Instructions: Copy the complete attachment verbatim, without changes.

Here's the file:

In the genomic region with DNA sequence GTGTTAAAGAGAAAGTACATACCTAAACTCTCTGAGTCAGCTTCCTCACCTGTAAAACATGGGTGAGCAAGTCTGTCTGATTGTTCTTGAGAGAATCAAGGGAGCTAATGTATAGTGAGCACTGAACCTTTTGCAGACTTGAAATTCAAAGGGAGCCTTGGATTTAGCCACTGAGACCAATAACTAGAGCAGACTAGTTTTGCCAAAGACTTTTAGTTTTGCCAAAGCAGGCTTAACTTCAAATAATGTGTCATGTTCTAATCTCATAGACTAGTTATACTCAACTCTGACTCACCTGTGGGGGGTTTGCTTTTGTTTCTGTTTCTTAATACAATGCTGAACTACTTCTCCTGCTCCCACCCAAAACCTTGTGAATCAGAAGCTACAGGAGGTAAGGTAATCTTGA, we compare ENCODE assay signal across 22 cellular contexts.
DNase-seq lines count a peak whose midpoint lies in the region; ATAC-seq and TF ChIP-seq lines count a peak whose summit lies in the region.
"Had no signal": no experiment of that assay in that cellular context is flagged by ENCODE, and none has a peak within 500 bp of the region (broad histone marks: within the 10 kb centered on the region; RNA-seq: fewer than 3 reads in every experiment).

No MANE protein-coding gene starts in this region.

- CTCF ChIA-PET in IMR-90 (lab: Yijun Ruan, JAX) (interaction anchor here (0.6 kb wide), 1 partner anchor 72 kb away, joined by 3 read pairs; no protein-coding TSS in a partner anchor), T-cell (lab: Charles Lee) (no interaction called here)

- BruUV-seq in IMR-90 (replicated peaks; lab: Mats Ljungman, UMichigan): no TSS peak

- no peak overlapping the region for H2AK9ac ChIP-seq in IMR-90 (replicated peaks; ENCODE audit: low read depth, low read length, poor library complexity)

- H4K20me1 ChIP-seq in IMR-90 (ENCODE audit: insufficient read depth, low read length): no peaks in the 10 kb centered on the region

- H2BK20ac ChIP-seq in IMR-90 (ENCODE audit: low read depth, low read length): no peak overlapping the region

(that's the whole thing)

In the genomic region with DNA sequence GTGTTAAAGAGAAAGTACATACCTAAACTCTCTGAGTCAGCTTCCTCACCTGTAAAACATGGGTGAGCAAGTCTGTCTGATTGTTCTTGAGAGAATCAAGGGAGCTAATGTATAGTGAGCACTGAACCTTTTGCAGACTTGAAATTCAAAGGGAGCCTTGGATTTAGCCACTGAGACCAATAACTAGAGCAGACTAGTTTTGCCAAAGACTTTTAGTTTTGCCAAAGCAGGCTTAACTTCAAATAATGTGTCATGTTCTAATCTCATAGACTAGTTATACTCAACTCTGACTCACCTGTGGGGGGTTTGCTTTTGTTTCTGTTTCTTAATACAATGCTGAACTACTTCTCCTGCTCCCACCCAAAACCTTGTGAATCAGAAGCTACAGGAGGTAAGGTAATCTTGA, we compare ENCODE assay signal across 22 cellular contexts.
DNase-seq lines count a peak whose midpoint lies in the region; ATAC-seq and TF ChIP-seq lines count a peak whose summit lies in the region.
"Had no signal": no experiment of that assay in that cellular context is flagged by ENCODE, and none has a peak within 500 bp of the region (broad histone marks: within the 10 kb centered on the region; RNA-seq: fewer than 3 reads in every experiment).

No MANE protein-coding gene starts in this region.

- CTCF ChIA-PET in IMR-90 (lab: Yijun Ruan, JAX) (interaction anchor here (0.6 kb wide), 1 partner anchor 72 kb away, joined by 3 read pairs; no protein-coding TSS in a partner anchor), T-cell (lab: Charles Lee) (no interaction called here)

- BruUV-seq in IMR-90 (replicated peaks; lab: Mats Ljungman, UMichigan): no TSS peak

- no peak overlapping the region for H2AK9ac ChIP-seq in IMR-90 (replicated peaks; ENCODE audit: low read depth, low read length, poor library complexity)

- H4K20me1 ChIP-seq in IMR-90 (ENCODE audit: insufficient read depth, low read length): no peaks in the 10 kb centered on the region

- H2BK20ac ChIP-seq in IMR-90 (ENCODE audit: low read depth, low read length): no peak overlapping the region